Earlier this summer, Village Voice staff writer Elizabeth Dwoskin filed a story about Debrahlee Lorenzana, who had been fired from her job at Citibank because, according to her arbitration suit against the company, her body was too distracting for her male co-workers and managers. They had repeatedly attempted to control her wardrobe choices, which were not particularly revealing, it seems. The story went viral and was covered by major news outlets all over the world. Writing recently for the Columbia Journalism Review, Dwoskin remarks,
I watched this unfold in real-time—a punch-drunk, surreal, I-don’t-want-to jinx-myself-but-I-don’t-think-this-will-ever-happen-to-me-again sort of experience— extremely pleasurable, and also slightly disturbing. As a journalist, you spend so much time plugging away at stories that you hope will impact society. Then, suddenly, you hit on a sexy banker who lost her job, and, delighted as you are, you also can’t help but wonder: Is this what it takes to be talked about all over the world?
As Dwoskin points out, this is the weird reality of writing in an internet-mediated news culture. New stories can live and die by the page view. Notoriously, the blog Gawker once made editorial strategy of bonuses paid based on the number of views their stories received. That has changed a bit, as Gawker itself reported earlier this year. These days, bonuses are tied to the number of unique monthly visitors each site in the Gawker media empire garnishes over its monthly target. Exceed the expected number of visitors, and a particular site’s editor-in-chief has a bonus to divide among the site’s writers. I can’t declare this, prima facie, bad policy, but it certainly suggests the sort of viral-ness anxiety that Dwoskin is talking about.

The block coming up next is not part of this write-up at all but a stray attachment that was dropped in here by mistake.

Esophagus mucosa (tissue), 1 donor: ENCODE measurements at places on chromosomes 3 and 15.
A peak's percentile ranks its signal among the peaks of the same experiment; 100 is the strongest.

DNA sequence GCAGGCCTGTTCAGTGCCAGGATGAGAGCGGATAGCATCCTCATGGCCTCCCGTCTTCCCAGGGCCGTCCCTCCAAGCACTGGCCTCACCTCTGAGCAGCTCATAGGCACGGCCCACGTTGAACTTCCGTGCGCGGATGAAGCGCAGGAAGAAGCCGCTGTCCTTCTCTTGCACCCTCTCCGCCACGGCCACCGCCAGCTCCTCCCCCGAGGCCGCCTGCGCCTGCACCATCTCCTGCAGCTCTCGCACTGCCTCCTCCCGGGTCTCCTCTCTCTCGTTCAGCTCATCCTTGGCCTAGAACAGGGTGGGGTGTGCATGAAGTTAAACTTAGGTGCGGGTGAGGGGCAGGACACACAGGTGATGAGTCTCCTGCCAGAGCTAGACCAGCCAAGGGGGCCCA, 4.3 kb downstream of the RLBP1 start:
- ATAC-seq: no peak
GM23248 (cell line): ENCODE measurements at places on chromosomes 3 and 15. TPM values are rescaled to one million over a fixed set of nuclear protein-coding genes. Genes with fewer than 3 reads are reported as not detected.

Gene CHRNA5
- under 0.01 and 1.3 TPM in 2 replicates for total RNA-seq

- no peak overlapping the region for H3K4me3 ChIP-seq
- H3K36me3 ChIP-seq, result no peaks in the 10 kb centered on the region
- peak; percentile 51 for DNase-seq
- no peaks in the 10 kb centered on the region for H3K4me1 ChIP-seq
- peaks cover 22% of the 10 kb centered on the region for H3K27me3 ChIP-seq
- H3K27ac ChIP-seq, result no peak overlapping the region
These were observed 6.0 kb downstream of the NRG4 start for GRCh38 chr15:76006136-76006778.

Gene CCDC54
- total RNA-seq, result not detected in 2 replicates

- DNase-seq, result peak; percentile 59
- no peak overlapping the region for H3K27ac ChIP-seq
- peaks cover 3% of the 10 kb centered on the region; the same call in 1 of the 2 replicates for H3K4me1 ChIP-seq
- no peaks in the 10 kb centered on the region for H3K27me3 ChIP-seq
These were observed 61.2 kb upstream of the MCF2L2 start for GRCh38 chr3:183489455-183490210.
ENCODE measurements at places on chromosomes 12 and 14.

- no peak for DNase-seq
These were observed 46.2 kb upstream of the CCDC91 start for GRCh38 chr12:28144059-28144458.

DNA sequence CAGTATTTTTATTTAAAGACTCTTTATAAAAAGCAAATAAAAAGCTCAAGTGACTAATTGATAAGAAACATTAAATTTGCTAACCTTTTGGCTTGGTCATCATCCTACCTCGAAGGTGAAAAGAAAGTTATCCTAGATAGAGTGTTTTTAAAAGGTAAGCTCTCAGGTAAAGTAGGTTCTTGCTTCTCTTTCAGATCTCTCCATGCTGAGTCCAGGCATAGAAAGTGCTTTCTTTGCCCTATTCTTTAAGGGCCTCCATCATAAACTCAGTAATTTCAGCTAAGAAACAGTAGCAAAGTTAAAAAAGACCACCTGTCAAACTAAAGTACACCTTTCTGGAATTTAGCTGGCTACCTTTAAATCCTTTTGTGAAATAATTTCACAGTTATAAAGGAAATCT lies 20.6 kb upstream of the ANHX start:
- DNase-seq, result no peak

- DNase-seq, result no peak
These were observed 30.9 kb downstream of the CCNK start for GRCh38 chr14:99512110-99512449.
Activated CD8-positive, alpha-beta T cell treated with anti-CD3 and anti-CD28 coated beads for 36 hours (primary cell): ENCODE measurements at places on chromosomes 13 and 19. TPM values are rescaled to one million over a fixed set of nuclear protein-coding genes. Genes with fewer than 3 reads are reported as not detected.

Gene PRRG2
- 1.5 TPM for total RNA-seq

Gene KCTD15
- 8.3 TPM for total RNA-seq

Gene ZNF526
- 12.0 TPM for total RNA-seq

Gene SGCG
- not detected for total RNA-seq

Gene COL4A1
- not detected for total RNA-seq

In the end, even Dwoskin’s original story is in some way about the “viral” nature of certain kinds of superficial information and attitudes, as the alleged sexual appeal of Debrahlee Lorenzana increasingly became the central factor in her comfort at her job and for her professional prospects at Citibank. She tried to dress down, tried to appear less attractive (as her bosses apparently demanded), but her job became harder and harder to do. For all the questions about Lorenzana’s character that have cropped up in the aftermath, you can’t deny that her appearance came to dominate the story of her employment in a way we haven’t quite heard of before.
Sources: Columbia Journalism Review, Gawker
Image by Ivan Walsh, licensed under Creative Commons.